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Students, a priority in the post-2015 education agenda

PARIS – The United Nations Educational, Scientific and Cultural Organisation (UNESCO) hosted on 19 and 20 February a Regional Ministerial Conference on Education post-2015. The European Students’ Union (ESU) attended the meeting and advocated the idea of specific inclusion of pupils and students as stakeholders. This was well received, as highlighted in suggestions to paragraph 19 of the post-2015 development agenda of the United Nations, which reads as follows:

We recognise that the participation of children, students and young people in education governance, can help develop skills such as problem solving, critical thinking, and decision making, and strengthen the behavioural capacities required to effectively engage in society. We commit to strengthen existing and emerging education governance processes in formal and non-formal contexts and ensure the active involvement of children, students and young people, parents, families and communities and work with them to monitor the quality of educational services.”

Other important achievements included the inclusion of student-centered learning, progressive language on the issue of sexual education, as well as a recognition that skills and learning outcomes are much more than just those that the labour market requests. ESU was happy to see that the latter was further explicitly recognised by a large number of present government officials.

One of the largest priorities of the civil society organisations present at the meeting, was to include a specific target on teachers. However, this idea was opposed by countries that also want to reduce the total number of targets, and others who do not want to reopen the negotiations.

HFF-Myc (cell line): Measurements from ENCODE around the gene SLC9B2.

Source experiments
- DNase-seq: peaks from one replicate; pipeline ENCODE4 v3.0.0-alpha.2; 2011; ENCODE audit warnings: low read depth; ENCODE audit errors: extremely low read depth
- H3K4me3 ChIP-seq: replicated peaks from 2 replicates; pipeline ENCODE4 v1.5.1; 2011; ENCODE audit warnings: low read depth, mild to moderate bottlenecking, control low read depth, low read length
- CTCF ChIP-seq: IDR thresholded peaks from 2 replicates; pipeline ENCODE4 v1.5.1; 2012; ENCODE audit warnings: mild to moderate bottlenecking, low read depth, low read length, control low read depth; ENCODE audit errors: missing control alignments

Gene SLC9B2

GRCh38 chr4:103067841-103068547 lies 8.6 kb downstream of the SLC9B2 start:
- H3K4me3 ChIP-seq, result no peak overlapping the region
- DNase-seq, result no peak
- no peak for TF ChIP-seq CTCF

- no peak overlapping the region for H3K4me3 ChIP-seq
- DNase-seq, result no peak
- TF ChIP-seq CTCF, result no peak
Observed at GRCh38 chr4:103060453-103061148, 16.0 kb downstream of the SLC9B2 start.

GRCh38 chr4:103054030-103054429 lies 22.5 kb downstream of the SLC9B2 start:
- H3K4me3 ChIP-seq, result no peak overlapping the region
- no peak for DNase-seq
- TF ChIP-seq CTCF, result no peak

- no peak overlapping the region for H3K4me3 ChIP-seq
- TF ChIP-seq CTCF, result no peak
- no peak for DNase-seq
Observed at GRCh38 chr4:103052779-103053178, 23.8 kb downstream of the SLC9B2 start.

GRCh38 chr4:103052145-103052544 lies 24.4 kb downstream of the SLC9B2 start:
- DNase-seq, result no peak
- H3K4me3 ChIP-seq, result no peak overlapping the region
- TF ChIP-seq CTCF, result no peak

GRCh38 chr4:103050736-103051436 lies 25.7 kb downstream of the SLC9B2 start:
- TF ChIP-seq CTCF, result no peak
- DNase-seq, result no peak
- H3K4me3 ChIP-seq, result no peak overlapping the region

Ongoing negotiations in New York

Intergovernmental negotiations on the final version of the post-2015 agenda are currently taking place in New York, including subjects related to education. However, 17 overarching goals proposed by the Open Working Group have been agreed upon, including goal 4 to “ensure inclusive and equitable quality education and promote lifelong learning opportunities for all”. 169 specific targets have also been agreed upon. Some countries wish to reopen those negotiations, largely to reduce the total figure, that some argue may be too many to give a precise picture of the post-2015 targets. It was within this context that the negotiations took place.

The conference served as a platform to deliberate on lessons learnt from 25 years of Education for All (EFA), to discuss the future regional priorities of education in the post-2015 agenda, as well as how the future agenda can be implemented and monitored.

ESU’s Human Rights and Solidarity Coordinator represented the organisation at the meeting. Also attending was a representative of ESU’s member organisation NSO, the National Union of Students in Norway, which chairs ESU’s internal working-group on the post-2015 agenda that prepared a statement of ESU’s view on the Open Working Group’s outcome. ESU participated in the drafting committee on behalf of youth civil society organisations.

You can read the full outcome document on ESU’s website.


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